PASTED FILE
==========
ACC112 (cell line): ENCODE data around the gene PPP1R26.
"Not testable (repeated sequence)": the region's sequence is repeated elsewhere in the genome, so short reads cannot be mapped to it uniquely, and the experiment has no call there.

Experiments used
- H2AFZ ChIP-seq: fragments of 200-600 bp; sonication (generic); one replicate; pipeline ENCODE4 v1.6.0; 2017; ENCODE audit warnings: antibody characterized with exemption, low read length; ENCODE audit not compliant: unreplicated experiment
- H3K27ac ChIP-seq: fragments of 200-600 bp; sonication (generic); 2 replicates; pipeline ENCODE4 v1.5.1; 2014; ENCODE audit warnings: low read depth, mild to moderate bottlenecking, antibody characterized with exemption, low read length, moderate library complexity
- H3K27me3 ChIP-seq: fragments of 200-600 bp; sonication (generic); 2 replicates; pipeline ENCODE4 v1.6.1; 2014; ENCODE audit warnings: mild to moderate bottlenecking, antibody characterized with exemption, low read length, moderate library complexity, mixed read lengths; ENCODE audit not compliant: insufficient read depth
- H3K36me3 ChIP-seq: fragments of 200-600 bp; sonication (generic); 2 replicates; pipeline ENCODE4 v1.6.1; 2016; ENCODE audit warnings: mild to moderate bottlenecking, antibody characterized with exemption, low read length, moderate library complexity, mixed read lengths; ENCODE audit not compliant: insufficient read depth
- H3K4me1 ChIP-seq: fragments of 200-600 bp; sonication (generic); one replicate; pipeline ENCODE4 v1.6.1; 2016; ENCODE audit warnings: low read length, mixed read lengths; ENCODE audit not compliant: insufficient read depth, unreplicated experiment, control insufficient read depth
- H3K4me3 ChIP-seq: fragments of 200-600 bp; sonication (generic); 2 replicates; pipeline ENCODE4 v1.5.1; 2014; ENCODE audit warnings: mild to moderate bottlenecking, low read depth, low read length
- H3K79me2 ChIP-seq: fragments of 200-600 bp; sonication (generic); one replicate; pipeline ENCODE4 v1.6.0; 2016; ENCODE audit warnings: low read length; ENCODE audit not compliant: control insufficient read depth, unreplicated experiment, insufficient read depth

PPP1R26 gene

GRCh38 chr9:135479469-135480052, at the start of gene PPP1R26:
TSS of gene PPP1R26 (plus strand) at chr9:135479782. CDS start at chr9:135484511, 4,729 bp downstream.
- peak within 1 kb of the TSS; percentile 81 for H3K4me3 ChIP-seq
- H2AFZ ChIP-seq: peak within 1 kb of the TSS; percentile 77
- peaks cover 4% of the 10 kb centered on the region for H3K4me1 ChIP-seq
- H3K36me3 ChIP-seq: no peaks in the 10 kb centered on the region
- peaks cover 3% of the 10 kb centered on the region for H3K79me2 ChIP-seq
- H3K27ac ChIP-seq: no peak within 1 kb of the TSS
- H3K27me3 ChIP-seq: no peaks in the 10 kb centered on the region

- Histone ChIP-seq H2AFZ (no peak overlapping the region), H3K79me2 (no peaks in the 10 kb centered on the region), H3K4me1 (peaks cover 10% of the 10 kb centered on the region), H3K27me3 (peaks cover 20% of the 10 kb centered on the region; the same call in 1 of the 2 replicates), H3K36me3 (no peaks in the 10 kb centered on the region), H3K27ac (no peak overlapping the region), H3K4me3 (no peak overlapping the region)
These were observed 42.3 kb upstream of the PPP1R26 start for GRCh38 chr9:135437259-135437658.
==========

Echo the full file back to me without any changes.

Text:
ACC112 (cell line): ENCODE data around the gene PPP1R26.
"Not testable (repeated sequence)": the region's sequence is repeated elsewhere in the genome, so short reads cannot be mapped to it uniquely, and the experiment has no call there.

Experiments used
- H2AFZ ChIP-seq: fragments of 200-600 bp; sonication (generic); one replicate; pipeline ENCODE4 v1.6.0; 2017; ENCODE audit warnings: antibody characterized with exemption, low read length; ENCODE audit not compliant: unreplicated experiment
- H3K27ac ChIP-seq: fragments of 200-600 bp; sonication (generic); 2 replicates; pipeline ENCODE4 v1.5.1; 2014; ENCODE audit warnings: low read depth, mild to moderate bottlenecking, antibody characterized with exemption, low read length, moderate library complexity
- H3K27me3 ChIP-seq: fragments of 200-600 bp; sonication (generic); 2 replicates; pipeline ENCODE4 v1.6.1; 2014; ENCODE audit warnings: mild to moderate bottlenecking, antibody characterized with exemption, low read length, moderate library complexity, mixed read lengths; ENCODE audit not compliant: insufficient read depth
- H3K36me3 ChIP-seq: fragments of 200-600 bp; sonication (generic); 2 replicates; pipeline ENCODE4 v1.6.1; 2016; ENCODE audit warnings: mild to moderate bottlenecking, antibody characterized with exemption, low read length, moderate library complexity, mixed read lengths; ENCODE audit not compliant: insufficient read depth
- H3K4me1 ChIP-seq: fragments of 200-600 bp; sonication (generic); one replicate; pipeline ENCODE4 v1.6.1; 2016; ENCODE audit warnings: low read length, mixed read lengths; ENCODE audit not compliant: insufficient read depth, unreplicated experiment, control insufficient read depth
- H3K4me3 ChIP-seq: fragments of 200-600 bp; sonication (generic); 2 replicates; pipeline ENCODE4 v1.5.1; 2014; ENCODE audit warnings: mild to moderate bottlenecking, low read depth, low read length
- H3K79me2 ChIP-seq: fragments of 200-600 bp; sonication (generic); one replicate; pipeline ENCODE4 v1.6.0; 2016; ENCODE audit warnings: low read length; ENCODE audit not compliant: control insufficient read depth, unreplicated experiment, insufficient read depth

PPP1R26 gene

GRCh38 chr9:135479469-135480052, at the start of gene PPP1R26:
TSS of gene PPP1R26 (plus strand) at chr9:135479782. CDS start at chr9:135484511, 4,729 bp downstream.
- peak within 1 kb of the TSS; percentile 81 for H3K4me3 ChIP-seq
- H2AFZ ChIP-seq: peak within 1 kb of the TSS; percentile 77
- peaks cover 4% of the 10 kb centered on the region for H3K4me1 ChIP-seq
- H3K36me3 ChIP-seq: no peaks in the 10 kb centered on the region
- peaks cover 3% of the 10 kb centered on the region for H3K79me2 ChIP-seq
- H3K27ac ChIP-seq: no peak within 1 kb of the TSS
- H3K27me3 ChIP-seq: no peaks in the 10 kb centered on the region

- Histone ChIP-seq H2AFZ (no peak overlapping the region), H3K79me2 (no peaks in the 10 kb centered on the region), H3K4me1 (peaks cover 10% of the 10 kb centered on the region), H3K27me3 (peaks cover 20% of the 10 kb centered on the region; the same call in 1 of the 2 replicates), H3K36me3 (no peaks in the 10 kb centered on the region), H3K27ac (no peak overlapping the region), H3K4me3 (no peak overlapping the region)
These were observed 42.3 kb upstream of the PPP1R26 start for GRCh38 chr9:135437259-135437658.